Brussels, Sep 18 (EFE).- Over 40 pieces of hyperrealist art on display at the Ceci n’est pas un corps (“This is not a body”) exhibition in the Belgian capital Brussels invites the viewer to ponder emotions such as fear and shame.
“Hyperrealists turn their backs on abstraction and want to show something more,” Emilie Derom, the communication director of the exhibit, told Efe.
She added that visitors may feel confused as they try to work out if they are looking at a real body or a fake one, given the hyperrealist detail of the pieces on display.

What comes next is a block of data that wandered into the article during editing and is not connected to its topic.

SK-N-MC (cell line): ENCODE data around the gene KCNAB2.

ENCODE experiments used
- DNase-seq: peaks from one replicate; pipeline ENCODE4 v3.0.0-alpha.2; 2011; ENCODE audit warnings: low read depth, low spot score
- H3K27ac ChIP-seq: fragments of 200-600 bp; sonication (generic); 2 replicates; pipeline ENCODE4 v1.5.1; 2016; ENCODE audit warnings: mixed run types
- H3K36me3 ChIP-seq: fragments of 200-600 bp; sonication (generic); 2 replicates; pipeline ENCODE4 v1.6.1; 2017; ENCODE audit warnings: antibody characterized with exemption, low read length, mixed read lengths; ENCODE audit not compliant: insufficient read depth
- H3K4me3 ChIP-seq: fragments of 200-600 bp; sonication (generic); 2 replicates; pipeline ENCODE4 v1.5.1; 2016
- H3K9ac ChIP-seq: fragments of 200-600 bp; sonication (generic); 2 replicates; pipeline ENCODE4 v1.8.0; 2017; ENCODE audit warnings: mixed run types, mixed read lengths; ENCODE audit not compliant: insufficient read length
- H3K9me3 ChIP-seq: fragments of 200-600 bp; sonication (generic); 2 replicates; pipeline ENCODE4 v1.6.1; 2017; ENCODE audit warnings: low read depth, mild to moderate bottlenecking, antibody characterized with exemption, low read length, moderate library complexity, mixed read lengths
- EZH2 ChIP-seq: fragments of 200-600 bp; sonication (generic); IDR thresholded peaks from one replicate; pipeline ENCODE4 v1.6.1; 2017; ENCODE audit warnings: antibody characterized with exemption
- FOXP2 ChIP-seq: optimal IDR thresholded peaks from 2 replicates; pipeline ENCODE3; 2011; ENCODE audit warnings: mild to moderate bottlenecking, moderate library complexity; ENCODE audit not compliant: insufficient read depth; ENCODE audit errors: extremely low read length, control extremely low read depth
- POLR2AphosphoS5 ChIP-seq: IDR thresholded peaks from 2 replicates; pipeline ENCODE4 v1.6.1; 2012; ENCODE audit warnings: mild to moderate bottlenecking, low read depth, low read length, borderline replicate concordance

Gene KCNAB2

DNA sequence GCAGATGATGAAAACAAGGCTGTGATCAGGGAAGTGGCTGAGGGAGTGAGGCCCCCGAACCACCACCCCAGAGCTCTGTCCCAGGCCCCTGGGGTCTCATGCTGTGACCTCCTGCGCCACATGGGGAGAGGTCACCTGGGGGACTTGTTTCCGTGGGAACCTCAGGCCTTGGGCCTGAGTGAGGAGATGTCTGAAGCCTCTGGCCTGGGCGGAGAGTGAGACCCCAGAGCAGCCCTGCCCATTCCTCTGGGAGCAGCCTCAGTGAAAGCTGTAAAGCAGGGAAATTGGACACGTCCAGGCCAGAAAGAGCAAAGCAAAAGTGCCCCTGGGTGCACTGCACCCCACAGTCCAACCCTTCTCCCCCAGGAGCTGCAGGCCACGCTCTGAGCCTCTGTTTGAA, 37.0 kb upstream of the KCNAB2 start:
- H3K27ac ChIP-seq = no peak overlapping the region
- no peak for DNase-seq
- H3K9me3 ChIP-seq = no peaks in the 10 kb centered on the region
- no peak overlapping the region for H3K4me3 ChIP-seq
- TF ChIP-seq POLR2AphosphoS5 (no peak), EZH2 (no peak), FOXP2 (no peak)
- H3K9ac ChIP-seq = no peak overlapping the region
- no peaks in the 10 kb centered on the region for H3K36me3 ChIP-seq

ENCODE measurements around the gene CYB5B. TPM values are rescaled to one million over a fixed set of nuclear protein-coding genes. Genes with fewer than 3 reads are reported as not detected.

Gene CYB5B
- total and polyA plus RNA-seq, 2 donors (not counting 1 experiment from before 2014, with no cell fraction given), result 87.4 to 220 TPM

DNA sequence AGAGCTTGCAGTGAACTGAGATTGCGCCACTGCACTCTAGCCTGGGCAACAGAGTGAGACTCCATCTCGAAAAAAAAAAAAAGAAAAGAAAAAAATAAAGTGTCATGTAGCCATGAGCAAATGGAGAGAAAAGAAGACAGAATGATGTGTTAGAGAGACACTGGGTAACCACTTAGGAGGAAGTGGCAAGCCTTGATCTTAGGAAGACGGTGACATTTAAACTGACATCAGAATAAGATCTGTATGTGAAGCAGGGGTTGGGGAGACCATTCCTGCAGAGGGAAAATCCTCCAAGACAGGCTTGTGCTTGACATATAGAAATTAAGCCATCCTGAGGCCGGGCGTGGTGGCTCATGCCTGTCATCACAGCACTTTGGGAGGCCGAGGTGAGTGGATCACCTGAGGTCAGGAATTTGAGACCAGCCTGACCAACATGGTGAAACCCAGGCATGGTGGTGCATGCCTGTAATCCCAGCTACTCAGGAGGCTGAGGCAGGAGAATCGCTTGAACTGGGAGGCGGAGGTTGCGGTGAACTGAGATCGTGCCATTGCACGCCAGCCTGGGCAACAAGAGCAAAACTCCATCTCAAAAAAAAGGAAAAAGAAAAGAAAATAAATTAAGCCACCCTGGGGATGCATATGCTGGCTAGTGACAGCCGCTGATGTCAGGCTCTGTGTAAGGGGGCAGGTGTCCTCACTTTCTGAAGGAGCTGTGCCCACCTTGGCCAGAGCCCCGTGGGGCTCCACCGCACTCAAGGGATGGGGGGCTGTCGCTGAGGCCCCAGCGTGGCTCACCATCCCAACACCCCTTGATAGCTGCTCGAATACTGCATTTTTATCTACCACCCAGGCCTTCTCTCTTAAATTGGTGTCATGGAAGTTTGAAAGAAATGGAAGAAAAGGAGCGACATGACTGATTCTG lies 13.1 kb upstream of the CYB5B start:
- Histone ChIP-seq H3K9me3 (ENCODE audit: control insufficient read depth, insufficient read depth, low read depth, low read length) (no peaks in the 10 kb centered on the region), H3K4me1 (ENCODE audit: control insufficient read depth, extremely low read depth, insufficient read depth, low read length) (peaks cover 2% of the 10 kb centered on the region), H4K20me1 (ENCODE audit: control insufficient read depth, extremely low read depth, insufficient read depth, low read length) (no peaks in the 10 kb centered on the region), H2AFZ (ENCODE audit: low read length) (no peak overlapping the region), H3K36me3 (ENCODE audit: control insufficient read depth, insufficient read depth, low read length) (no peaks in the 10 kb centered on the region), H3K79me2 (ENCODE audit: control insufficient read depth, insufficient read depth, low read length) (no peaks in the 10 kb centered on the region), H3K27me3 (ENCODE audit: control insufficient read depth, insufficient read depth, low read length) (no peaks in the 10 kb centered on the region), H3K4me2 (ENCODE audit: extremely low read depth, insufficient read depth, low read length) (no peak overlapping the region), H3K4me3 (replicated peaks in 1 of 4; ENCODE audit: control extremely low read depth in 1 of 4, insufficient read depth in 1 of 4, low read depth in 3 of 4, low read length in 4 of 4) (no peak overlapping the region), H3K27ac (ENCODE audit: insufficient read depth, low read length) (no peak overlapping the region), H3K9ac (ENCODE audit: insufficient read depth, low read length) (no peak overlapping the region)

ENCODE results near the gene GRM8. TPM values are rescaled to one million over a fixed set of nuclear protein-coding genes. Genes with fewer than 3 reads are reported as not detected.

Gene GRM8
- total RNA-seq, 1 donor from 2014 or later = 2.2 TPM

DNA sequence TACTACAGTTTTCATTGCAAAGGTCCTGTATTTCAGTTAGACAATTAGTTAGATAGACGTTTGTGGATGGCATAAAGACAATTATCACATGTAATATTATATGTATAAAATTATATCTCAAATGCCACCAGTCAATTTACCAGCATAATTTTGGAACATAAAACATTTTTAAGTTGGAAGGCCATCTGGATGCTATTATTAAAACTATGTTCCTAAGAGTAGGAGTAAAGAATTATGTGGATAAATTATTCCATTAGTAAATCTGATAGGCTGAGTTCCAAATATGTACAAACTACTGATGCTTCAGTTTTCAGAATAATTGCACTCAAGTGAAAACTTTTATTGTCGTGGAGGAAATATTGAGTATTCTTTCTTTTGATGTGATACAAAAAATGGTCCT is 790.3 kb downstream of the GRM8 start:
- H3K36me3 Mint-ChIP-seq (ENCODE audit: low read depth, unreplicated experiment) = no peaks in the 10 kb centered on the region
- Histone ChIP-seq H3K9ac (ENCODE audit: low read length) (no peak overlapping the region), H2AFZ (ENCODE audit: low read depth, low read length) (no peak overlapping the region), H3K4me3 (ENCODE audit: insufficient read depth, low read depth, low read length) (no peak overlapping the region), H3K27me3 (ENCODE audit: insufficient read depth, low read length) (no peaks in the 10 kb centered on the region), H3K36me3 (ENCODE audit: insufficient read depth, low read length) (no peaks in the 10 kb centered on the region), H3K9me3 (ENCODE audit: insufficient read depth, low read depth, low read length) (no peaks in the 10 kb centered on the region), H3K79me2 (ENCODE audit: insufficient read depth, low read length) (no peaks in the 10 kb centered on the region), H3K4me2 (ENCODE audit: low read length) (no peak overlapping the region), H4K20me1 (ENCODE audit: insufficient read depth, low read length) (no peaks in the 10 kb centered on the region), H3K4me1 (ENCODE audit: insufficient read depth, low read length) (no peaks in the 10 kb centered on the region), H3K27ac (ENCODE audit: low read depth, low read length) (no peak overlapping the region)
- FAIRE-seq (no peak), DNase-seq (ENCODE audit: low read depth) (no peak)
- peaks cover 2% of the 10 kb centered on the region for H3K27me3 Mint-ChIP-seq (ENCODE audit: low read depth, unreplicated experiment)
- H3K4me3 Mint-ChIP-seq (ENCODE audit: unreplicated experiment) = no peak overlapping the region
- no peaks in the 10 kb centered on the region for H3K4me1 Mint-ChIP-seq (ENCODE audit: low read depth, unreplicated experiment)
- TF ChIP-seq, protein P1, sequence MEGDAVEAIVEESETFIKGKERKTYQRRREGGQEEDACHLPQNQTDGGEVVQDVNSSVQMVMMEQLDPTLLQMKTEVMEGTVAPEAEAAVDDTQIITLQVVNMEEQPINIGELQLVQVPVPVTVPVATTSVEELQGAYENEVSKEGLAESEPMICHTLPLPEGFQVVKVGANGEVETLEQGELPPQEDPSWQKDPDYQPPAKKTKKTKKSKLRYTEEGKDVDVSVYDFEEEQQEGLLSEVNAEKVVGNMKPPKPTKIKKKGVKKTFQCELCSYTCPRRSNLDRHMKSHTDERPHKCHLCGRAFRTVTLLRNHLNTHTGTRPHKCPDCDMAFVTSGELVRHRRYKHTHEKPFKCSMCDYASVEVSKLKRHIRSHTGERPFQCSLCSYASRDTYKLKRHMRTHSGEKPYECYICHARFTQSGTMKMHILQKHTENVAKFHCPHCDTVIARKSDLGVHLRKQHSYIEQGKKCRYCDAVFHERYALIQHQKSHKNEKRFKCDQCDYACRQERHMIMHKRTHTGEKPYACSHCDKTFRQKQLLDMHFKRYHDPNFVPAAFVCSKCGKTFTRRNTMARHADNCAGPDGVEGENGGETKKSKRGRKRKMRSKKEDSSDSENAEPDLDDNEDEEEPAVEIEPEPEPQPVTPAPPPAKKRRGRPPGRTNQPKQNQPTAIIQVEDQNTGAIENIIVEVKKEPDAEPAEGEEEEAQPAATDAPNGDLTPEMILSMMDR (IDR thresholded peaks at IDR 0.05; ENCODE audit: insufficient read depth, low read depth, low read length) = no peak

“It’s very disturbing,” she said.
One of the main attractions of the show is Australian artist Ron Mueck’s A Girl, a giant sculpture of a newborn baby, complete with its clenched fists, blood stains and an umbilical chord.
A Girl features in the Height Games section of the exhibit, one of six sections.
The first section of the show is dedicated to John DeAndrea and Duane Hanson, two masters of hyperrealism known for their detailed depictions of normal people.
Modern hyperrealism emerged in the 1960s a response to abstract art that dominated the scene at the time.EFE